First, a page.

Acts 25:20
And because I doubted of such manner of questions, I asked him whether he would go to Jerusalem, and there be judged of these matters.
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(20) Because I doubted of such manner of questions.—Better, I, being perplexed as to the inquiry about these things. The word implies more than mere doubt, and his perplexity is his justification for bringing the matter before a prince who, being a Jew, might be a better judge of the point at issue.

Acts 25:20-21. And because I doubted of such manner of questions — Whether they were dangerous to the state and punishable, and whether I was a competent judge of them; I asked him whether he would go to Jerusalem — I proposed that the cause should be adjourned to the Jewish courts, as best able to take cognizance of an affair of this nature. But when Paul appealed to Augustus — Being apprehensive, as I plainly perceived, of some clandestine attempt upon his life; I commanded him to be kept — Under confinement as before; till I might send him to Cesar — By some convenient opportunity.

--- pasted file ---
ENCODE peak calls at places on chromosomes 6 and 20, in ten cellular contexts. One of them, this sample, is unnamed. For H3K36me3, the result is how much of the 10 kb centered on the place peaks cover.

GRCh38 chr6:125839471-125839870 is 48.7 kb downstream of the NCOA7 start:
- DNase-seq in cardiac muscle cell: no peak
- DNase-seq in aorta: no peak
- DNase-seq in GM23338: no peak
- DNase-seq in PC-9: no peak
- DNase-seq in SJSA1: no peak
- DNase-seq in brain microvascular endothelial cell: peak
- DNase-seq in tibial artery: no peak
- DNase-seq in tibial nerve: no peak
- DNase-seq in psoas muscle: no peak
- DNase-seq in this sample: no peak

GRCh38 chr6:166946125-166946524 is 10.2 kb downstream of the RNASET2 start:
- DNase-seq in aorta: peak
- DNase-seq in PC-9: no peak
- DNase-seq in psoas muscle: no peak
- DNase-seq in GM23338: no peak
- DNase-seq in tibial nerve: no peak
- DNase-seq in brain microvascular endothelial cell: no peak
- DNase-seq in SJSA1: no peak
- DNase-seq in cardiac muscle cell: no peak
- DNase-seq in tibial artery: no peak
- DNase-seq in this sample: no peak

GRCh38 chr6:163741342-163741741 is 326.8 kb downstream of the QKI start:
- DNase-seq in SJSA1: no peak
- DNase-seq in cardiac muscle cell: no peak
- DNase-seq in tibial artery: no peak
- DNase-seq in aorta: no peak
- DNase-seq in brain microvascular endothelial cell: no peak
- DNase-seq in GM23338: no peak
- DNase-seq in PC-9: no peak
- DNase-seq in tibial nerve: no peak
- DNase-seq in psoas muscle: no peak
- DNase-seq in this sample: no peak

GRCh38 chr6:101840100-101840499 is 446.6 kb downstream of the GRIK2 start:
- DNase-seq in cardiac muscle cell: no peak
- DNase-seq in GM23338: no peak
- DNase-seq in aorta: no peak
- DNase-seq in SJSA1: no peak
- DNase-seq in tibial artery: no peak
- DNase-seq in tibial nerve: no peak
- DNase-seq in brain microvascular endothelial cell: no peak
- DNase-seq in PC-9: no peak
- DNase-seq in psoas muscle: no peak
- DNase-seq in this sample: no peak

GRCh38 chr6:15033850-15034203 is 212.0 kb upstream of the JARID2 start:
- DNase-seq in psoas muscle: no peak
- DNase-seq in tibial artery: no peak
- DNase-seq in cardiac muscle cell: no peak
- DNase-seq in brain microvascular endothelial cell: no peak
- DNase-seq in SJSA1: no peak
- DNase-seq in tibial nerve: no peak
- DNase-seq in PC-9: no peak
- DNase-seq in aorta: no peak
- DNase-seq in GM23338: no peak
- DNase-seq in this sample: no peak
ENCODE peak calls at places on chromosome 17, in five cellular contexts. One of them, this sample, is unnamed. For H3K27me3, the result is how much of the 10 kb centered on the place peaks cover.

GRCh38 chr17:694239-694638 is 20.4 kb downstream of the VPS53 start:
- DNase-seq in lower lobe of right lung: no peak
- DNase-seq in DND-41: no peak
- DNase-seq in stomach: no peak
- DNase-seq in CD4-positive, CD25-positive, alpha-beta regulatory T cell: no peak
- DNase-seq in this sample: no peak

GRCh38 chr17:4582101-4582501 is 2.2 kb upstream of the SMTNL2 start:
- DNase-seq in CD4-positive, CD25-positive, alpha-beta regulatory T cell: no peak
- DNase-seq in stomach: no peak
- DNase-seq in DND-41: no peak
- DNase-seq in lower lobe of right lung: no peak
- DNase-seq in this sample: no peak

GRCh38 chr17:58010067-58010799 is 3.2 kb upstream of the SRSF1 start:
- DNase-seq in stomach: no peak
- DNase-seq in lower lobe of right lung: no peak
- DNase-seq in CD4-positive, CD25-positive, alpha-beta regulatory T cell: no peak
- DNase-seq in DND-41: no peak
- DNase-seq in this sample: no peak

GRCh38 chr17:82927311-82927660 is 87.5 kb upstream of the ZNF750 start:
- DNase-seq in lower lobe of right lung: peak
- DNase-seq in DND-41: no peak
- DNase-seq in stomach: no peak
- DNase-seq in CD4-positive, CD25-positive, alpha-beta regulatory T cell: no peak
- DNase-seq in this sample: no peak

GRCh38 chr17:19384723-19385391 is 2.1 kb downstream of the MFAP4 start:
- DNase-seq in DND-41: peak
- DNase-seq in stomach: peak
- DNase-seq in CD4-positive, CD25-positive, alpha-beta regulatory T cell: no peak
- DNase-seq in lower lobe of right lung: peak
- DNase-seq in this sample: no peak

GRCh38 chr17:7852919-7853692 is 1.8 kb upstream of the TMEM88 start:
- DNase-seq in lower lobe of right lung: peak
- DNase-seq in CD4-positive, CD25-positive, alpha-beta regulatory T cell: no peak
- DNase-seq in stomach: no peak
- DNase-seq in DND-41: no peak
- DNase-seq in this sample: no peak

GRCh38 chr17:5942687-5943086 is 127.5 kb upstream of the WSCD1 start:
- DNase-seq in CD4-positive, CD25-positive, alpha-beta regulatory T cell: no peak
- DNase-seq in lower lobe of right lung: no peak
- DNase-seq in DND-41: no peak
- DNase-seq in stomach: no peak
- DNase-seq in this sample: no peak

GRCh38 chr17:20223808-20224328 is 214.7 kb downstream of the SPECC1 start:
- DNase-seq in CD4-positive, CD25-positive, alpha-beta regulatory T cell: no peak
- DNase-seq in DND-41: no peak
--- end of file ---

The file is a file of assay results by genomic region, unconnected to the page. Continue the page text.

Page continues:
25:13-27 Agrippa had the government of Galilee. How many unjust and hasty judgments the Roman maxim, ver. 16, condemn! This heathen, guided only by the light of nature, followed law and custom exactly, yet how many Christians will not follow the rules of truth, justice, and charity, in judging their brethren! The questions about God's worship, the way of salvation, and the truths of the gospel, may appear doubtful and without interest, to worldly men and mere politicians. See how slightly this Roman speaks of Christ, and of the great controversy between the Jews and the Christians. But the day is at hand when Festus and the whole world will see, that all the concerns of the Roman empire were but trifles and of no consequence, compared with this question of Christ's resurrection. Those who have had means of instruction, and have despised them, will be awfully convinced of their sin and folly. Here was a noble assembly brought together to hear the truths of the gospel, though they only meant to gratify their curiosity by attending to the defence of a prisoner. Many, even now, attend at the places of hearing the word of God with great pomp, and too often with no better motive than curiosity. And though ministers do not now stand as prisoners to make a defence for their lives, yet numbers affect to sit in judgment upon them, desirous to make them offenders for a word, rather than to learn from them the truth and will of God, for the salvation of their souls But the pomp of this appearance was outshone by the real glory of the poor prisoner at the bar. What was the honour of their fine appearance, compared with that of Paul's wisdom, and grace, and holiness; his courage and constancy in suffering for Christ! It is no small mercy to have God clear up our righteousness as the light, and our just dealing as the noon-day; to have nothing certain laid to our charge. And God makes even the enemies of his people to do them right.And because I doubted of such manner of questions - See the margin. Because I hesitated about the right way of disposing of them; because I was ignorant of their nature and bearing, I proposed to go to Jerusalem, that the matter might be there more fully investigated. It is obvious, that if Paul was not found guilty of any violation of the laws, he should have been at once discharged. Some interpreters understand this as affirming that he was not satisfied about the question of Paul's innocence, or certain whether he ought to be set at liberty or not. 20. because I doubted of such manner of questions—The "I" is emphatic. "I," as a Roman judge, being at a loss how to deal with such matters. Festus pretends, that he knew not by what rule those cases were to be decided, nor before what judges; whether before himself or the Jewish sanhedrim. But this is only his pretension: the true cause why he would not acquit Paul, though he knew him to be innocent, we read, Acts 25:9, viz. that he might do the Jews a pleasure. He asked Paul this question, Whether he would go to Jerusalem? But with a resolution to have sent him whether he would or not, had he not appealed; but then he durst not: for in certain cases none could hinder appeals, from any judge, to the people in the former times, or to their emperor in the latter times.